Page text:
Hard News by Russell Brown

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Hard News: The file-sharing bill

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  • Sacha,

    Tech Liberty's brief summary of the bill is useful.

    Ak • Since May 2008 • 16794 posts Report Reply

  • Craig Young,

    This site may be useful to this discussion...

    http://www.techliberty.org.nz


    Craig Y

    Wellington • Since Nov 2006 • 370 posts Report Reply

  • Rich of Observationz, in reply to Andre Alessi,

    A court order would seem to apply to a single ISP. There isn't any provision for a register of banned users (it might be possible for a rights holder to try and gain an order banning a user from a second ISP, but they'd need to identify them as a customer first).

    Back in Wellington • Since Nov 2006 • 4467 posts Report Reply

  • Martin Lindberg, in reply to Gareth Ward,

    why would they NOT just gather up those IP addresses and have the ISPs send warning letters for what will surely be a fairly small "processing fee" (what does it cost to send a letter?

    There is significant processing cost to the ISP apart from sending the letter. They would need a system to match a user to an IP-address at a specific time. Procedures would need to be put in place to deal with on-sold IP-addresses, IP-addresses belonging to companies etc etc. A register would be needed to keep track of already sent warning-letters. ISPs do this every now and then today on an ad-hoc basis, but how many of these warning will they need to process now? 10/day? 100/day? 1000/day? 10000/day?

    Stockholm • Since Jul 2009 • 797 posts Report Reply

  • Gareth Ward,

    So what do we expect will be the processing fee applied here?

    Copyright holders spend offensive amounts of money on this - that processing fee is going to have to be pretty freakin significant to phase them, especially if the invoice arrives at the same time as their Russell McVeagh one!

    Auckland, NZ • Since Mar 2007 • 1721 posts Report Reply

  • Andre Alessi,

    The “termination” will be a six-month suspension, which appears to leave the infringer free to go and get another internet connection.

    OK, now that I’ve thought about it a bit, this will be the out used by the real “problem customers” (if you want to frame high-volume illegal file sharing users this way.) This is already a problem with the industry as a way of skipping out on unpaid bills, particularly since the Telecom Wholesale arrangement became the standard way for telcos to deliver services to customers.

    The way it works is that a customer signs up with a telco, doesn’t pay their bill for three months, then signs up with a new telco before they can be disconnected for nonpayment (which also be before the old telco has referred their overdue bill to a credit agency, meaning credit checks turn up nothing on the customer.) They can keep doing this, skipping from provider to provider (with no disruption of service because the physical circuit remains in place throughout) until one finally reports their ass to Baycorp, etc and the next provider they try and sign up to picks that up on a credit check.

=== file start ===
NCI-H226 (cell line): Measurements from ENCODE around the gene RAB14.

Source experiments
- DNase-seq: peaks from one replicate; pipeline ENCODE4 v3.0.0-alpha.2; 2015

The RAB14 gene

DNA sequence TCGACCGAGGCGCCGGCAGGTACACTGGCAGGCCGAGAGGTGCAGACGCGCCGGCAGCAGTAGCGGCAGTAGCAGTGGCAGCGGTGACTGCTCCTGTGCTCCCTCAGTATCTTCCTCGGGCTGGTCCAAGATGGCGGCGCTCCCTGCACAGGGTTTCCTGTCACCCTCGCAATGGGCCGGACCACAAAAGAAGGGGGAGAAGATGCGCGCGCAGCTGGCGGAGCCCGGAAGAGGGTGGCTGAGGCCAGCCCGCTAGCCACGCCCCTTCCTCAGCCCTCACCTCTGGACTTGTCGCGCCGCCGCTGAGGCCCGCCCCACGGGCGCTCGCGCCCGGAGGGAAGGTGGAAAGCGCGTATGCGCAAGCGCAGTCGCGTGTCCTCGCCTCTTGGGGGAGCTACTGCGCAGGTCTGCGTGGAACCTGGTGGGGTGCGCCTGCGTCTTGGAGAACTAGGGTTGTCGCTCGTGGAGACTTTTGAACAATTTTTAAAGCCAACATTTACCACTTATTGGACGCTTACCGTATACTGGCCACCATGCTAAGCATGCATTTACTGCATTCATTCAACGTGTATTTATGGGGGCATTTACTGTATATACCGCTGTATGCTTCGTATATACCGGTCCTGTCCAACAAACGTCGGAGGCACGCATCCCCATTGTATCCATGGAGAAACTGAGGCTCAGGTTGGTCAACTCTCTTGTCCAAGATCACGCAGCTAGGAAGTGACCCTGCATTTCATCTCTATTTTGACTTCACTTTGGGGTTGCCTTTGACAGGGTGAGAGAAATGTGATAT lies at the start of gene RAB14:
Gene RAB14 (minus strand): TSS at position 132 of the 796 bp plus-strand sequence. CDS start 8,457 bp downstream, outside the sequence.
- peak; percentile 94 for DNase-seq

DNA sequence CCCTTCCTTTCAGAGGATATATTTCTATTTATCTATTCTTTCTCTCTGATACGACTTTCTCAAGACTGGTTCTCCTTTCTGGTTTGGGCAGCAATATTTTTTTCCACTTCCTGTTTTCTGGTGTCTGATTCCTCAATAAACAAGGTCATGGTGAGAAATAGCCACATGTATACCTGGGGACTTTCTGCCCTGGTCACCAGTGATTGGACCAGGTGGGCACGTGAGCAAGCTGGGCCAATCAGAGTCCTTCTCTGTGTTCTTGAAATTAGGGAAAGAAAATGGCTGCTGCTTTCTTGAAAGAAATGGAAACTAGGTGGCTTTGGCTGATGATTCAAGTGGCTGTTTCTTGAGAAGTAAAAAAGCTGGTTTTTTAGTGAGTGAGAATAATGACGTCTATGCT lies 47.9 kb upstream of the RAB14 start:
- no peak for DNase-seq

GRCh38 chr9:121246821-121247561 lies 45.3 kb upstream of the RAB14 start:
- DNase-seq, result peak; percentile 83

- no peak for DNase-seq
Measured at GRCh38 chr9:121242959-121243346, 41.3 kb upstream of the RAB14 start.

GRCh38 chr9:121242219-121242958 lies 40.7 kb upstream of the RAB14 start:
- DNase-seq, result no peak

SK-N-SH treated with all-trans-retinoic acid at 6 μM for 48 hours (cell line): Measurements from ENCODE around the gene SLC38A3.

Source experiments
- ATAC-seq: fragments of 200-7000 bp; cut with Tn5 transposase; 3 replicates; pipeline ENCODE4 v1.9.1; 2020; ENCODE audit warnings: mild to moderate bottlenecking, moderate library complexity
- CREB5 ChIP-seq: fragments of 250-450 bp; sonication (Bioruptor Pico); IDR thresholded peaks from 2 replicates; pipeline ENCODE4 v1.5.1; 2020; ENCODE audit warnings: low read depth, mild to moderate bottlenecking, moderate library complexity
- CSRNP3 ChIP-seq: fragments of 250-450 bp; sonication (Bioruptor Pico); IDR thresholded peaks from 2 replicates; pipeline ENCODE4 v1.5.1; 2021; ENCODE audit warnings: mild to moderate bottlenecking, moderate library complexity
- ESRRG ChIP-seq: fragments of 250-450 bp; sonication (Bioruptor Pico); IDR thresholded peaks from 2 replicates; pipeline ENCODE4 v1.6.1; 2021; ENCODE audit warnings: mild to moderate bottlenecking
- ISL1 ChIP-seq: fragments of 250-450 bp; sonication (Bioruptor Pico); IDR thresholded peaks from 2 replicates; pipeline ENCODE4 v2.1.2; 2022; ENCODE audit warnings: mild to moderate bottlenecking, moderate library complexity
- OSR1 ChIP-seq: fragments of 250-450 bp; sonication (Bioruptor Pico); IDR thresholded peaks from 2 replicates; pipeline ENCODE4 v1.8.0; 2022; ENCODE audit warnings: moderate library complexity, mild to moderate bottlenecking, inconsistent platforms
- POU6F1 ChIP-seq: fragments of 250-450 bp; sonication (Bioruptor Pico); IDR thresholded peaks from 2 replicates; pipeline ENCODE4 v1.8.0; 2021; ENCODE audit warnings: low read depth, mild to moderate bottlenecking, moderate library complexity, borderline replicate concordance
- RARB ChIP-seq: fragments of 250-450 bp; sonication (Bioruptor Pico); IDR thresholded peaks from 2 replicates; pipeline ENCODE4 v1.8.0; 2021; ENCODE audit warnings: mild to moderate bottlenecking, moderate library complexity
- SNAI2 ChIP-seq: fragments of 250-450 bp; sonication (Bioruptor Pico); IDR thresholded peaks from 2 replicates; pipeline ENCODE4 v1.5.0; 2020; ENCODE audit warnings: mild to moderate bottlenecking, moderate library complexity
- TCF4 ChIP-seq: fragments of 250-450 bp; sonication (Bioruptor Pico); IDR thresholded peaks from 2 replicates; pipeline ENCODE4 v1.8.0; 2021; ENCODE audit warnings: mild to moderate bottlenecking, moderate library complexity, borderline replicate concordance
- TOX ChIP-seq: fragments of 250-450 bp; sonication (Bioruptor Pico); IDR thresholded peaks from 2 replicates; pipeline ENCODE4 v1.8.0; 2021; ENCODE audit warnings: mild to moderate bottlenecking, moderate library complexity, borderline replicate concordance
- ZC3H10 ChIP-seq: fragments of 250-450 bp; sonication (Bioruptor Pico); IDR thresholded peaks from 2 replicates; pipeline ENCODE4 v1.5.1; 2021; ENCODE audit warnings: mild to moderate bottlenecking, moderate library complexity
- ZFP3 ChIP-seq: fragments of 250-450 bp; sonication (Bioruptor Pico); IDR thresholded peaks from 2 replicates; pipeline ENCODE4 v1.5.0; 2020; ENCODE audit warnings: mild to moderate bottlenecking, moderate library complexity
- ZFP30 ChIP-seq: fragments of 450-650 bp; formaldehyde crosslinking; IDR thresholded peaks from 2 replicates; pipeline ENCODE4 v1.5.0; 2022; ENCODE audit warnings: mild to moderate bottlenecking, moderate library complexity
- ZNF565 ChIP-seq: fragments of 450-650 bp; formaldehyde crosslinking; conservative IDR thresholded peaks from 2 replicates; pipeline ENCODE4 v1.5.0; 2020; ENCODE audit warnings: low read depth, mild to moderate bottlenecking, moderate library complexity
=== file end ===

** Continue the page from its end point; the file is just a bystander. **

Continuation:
Now replace “overdue bill” in that scenario with “suspension for illegal file sharing”. This won’t shut down those users at all, especially if they’re still paying their bills. There would have to be an industry-wide “Do Not Connect” register to police the termination/suspension, which would be unworkable given the current fragmentation within the market. (Believe it or not, many smaller telcos will do everything they can to target these customers in the short term, because any sale is better than no sale at all.)

    Devonport, New Zealand • Since Nov 2006 • 862 posts Report Reply

  • Gareth Ward, in reply to Fooman,

    They're not allowed to refuse, are they?

    Legally I THINK they can't - there are a limited set of countries that let the Crown withhold Royal Assent and I don't think we're one of them?
    Regardless, practically they wouldn't as I don't believe internet copyright arguments really come close to constitutional crisis...

    Auckland, NZ • Since Mar 2007 • 1721 posts Report Reply

  • Andre Alessi, in reply to Rich of Observationz,

    A court order would seem to apply to a single ISP. There isn’t any provision for a register of banned users (it might be possible for a rights holder to try and gain an order banning a user from a second ISP, but they’d need to identify them as a customer first).

    Yeah, this is what makes me think this won't be much of an issue for the people the legislation is supposedly targetted at. It's poor Iremia in Onehunga (my stepbrother's name, not a random hypothetical) who wants to download the latest Bones or CSI: Miami who will get hit hardest if everything works the way we're told it should.

    Devonport, New Zealand • Since Nov 2006 • 862 posts Report Reply

  • Sacha,

    Copyleftist discusses the fundamentally flawed nature of this law and some of its background.

    This is about control, not compensation to rights-holders. Our new law is meant to promote rent-seeking on behalf of corporate interests.

    Meanwhile, the public domain, that garden of intellectual works which we all draw upon to create new content, is steadily diminished. Instead of a rich culture, we’re left with infertile dust that excludes most any work produced in the last 50-100 years (depending on where you live).

    Ironic that copyright law originally came about as an incentive to creators to enrich the public domain. The original Statute of Anne, from the 16th century, was created as an incentive to authors to create books by protecting them from the monopolies of book printers and allowing works to add to the cultural gestalt. As written in the constitution of the United States, copyright exists to “promote the progress” of arts and science.

    There is nothing there about guaranteeing profits to corporate dynasties.

    After noting the music industry's recent bumper returns, practical implications are highlighted including this:

    Our new law is guilt on accusation with the rubber-stamp of court approval. A court hearing without the ability to defend yourself is equivalent to no hearing at all.

    3. Yes, this will be abused. The only barrier to filing an infringement notice is a fee. If you don’t like what your business competitor is doing, claim infringement. If you don’t like a blog post that offends you, claim infringement.